In this, his magnum opus, the world’s best known skeptic and critical thinker, Dr. Michael Shermer—founding publisher of Skeptic magazine and perennial monthly columnist (“Skeptic”) for Scientific American—presents his comprehensive theory on how beliefs are born, formed, nourished, reinforced, challenged, changed, and extinguished. This book synthesizes Dr. Shermer’s 30 years of research to answer the question of how and why we believe what we do in all aspects of our lives, from our suspicions and superstitions to our politics, economics, and social beliefs.
In this book Dr. Shermer is interested in more than just why people believe weird things, or why people believe this or that claim, but in why people believe anything at all. His thesis is straightforward: We form our beliefs for a variety of subjective, personal, emotional, and psychological reasons in the context of environments created by family, friends, colleagues, culture, and society at large; after forming our beliefs, we then defend, justify, and rationalize them with a host of intellectual reasons, cogent arguments, and rational explanations. Beliefs come first, explanations for beliefs follow.
Dr. Shermer also explains the neuroscience behind our beliefs. The brain is a belief engine. From sensory data flowing in through the senses, the brain naturally begins to look for and find patterns, and then infuses those patterns with meaning. These meaningful patterns become beliefs. Once beliefs are formed, the brain begins to look for and find confirmatory evidence in support of those beliefs, which adds an emotional boost of further confidence in the beliefs and thereby accelerates the process of reinforcing them—and round and round the process goes in a positive feedback loop of belief confirmation. Dr. Shermer outlines the numerous cognitive tools our brains engage to reinforce our beliefs as truths and to insure that we are always right.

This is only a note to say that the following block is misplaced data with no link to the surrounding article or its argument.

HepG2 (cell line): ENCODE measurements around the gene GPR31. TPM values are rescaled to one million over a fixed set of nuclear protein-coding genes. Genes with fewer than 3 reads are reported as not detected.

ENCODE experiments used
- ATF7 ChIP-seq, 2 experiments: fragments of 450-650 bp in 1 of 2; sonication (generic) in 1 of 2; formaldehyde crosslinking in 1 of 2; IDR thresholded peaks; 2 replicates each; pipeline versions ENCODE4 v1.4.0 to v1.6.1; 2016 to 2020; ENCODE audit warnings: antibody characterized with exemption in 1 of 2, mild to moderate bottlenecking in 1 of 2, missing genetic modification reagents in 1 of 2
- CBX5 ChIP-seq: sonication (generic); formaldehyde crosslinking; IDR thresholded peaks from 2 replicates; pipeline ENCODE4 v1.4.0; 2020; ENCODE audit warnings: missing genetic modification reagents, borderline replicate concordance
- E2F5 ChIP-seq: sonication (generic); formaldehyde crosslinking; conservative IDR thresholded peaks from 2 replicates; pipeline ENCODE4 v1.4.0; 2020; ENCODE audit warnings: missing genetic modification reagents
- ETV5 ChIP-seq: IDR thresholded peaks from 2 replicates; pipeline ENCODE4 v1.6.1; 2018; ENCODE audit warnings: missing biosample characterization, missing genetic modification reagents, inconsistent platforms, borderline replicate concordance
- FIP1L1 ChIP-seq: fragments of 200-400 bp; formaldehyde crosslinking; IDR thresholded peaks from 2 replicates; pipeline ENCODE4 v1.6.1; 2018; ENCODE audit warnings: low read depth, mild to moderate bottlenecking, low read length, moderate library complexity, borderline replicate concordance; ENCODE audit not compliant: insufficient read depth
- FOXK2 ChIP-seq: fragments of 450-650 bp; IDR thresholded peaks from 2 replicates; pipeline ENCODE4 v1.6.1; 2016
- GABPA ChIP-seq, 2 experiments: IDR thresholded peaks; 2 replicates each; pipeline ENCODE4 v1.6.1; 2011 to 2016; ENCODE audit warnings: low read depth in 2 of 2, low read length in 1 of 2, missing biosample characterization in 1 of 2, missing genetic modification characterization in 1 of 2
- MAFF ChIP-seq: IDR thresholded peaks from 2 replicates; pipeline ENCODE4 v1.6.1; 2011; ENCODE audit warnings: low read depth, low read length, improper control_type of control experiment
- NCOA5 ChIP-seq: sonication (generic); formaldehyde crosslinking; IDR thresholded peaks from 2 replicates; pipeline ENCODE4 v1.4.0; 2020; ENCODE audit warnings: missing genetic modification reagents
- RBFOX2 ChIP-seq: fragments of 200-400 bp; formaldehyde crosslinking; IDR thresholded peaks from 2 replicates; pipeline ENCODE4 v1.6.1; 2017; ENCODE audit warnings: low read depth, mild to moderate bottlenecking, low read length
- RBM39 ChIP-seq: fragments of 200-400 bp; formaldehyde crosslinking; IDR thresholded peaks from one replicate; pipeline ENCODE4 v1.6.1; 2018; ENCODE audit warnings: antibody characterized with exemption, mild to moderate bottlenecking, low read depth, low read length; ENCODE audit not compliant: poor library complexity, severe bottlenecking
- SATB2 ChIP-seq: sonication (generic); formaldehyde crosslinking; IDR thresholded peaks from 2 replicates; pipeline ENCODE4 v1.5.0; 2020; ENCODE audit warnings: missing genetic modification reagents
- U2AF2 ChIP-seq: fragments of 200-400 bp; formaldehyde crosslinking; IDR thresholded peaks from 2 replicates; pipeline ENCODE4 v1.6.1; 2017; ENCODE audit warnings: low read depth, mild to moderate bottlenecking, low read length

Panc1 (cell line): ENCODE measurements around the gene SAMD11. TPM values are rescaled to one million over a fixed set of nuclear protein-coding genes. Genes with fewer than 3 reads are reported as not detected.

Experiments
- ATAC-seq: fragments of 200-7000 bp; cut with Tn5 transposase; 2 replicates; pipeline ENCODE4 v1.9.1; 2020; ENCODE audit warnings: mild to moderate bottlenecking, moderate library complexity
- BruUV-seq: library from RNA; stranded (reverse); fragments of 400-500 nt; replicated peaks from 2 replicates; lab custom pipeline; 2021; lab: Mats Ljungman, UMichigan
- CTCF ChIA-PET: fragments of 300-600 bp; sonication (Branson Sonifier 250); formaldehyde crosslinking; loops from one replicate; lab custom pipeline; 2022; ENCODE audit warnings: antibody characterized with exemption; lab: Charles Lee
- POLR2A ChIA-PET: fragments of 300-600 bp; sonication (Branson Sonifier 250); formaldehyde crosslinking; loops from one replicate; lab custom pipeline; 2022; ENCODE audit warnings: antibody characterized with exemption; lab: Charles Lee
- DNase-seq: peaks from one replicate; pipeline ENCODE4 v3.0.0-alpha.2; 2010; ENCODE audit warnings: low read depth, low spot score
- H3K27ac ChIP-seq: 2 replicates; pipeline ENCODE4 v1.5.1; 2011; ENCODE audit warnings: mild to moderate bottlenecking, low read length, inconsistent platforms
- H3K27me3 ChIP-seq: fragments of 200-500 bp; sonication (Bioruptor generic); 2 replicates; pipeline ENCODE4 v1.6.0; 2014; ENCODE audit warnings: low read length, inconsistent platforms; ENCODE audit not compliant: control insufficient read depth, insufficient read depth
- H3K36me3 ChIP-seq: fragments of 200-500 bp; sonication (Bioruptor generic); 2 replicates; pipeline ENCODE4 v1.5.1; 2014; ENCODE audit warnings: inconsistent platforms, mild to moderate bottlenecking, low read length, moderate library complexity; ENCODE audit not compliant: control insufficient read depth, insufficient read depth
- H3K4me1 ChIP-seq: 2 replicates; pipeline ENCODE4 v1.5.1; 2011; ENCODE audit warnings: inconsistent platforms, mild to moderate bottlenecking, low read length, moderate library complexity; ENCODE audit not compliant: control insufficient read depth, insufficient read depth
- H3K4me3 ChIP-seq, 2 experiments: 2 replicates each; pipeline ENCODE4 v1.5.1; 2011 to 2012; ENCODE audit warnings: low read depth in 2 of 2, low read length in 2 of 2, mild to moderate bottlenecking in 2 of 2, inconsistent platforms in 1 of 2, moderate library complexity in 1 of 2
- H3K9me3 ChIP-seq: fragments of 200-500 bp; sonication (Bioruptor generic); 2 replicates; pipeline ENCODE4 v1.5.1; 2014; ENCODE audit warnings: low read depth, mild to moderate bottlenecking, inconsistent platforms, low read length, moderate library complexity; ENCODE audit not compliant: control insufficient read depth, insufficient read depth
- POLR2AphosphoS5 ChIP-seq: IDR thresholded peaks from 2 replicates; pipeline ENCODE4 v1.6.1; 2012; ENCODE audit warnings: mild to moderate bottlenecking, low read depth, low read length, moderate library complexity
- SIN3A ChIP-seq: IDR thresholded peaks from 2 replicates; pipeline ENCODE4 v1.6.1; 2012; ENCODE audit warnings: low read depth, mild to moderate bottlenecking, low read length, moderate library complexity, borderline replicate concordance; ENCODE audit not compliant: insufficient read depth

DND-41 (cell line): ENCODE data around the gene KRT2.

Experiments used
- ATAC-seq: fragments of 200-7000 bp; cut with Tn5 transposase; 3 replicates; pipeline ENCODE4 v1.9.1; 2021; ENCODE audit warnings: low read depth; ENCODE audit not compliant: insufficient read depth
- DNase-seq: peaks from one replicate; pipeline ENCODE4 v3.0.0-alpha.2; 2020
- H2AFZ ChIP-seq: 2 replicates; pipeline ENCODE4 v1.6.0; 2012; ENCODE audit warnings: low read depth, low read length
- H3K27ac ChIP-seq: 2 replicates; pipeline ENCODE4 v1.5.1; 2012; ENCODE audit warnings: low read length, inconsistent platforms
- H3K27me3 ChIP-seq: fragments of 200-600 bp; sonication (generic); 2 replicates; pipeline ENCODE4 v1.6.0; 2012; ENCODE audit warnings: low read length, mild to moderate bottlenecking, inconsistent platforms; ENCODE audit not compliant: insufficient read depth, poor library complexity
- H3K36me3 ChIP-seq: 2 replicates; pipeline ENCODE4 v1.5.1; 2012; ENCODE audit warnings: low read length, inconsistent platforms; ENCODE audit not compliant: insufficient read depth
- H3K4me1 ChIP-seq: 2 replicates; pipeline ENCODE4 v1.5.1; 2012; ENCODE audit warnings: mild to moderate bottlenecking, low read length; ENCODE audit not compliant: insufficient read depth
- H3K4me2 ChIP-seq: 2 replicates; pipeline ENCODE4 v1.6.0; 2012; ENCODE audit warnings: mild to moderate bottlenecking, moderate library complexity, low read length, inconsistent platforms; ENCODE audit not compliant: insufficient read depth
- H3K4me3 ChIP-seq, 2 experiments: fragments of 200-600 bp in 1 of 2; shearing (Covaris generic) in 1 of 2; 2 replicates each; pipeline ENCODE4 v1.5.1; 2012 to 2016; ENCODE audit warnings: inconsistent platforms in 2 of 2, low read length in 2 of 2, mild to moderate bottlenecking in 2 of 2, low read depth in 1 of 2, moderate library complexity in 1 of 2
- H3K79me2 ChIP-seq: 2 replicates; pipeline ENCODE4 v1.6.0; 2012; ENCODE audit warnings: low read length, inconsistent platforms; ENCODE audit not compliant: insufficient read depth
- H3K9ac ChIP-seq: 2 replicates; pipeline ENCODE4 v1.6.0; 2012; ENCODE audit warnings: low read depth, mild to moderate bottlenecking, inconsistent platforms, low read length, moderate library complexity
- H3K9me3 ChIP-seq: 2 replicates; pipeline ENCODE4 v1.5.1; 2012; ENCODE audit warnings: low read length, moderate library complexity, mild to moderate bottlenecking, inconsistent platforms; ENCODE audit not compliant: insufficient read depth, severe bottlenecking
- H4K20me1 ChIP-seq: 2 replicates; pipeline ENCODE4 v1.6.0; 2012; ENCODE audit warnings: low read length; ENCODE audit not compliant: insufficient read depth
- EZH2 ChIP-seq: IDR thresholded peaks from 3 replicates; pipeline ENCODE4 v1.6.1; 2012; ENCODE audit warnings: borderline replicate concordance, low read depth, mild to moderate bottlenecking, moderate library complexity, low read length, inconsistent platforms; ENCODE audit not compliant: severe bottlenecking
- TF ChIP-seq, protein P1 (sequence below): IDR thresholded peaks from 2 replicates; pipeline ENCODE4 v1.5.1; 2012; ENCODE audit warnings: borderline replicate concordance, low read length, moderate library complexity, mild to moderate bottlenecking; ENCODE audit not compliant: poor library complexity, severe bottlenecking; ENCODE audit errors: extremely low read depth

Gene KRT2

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The music is really annoying.
An amazing and very informative book. Dr Shermer takes the often complex and misunderstood workings of the brain, and explains them in succint and logical ways. I highly recomend this book to Skeptics and Believers, alike. As for the Musical intros and exits, I could take or leave them. But, in no way do they detract from the book.
Somewhat interesting but
I found the book mildly entertaining, but was not what I expected based on the title and description. While many of my views are similar to the author I would describe this book as a collection of ramblings on a few philosophical topics that in many cases draw conclusions based on incomplete arguments. The book as a whole does not spend a lot of time on beliefs and belief creation in the general sense, more just on the authors opinions and conjecture.
If the general philosophy is what you are looking for, there are many options out there that form more complete well thought out arguments. If you are looking for details on beliefs and belief formation, there isn't much here.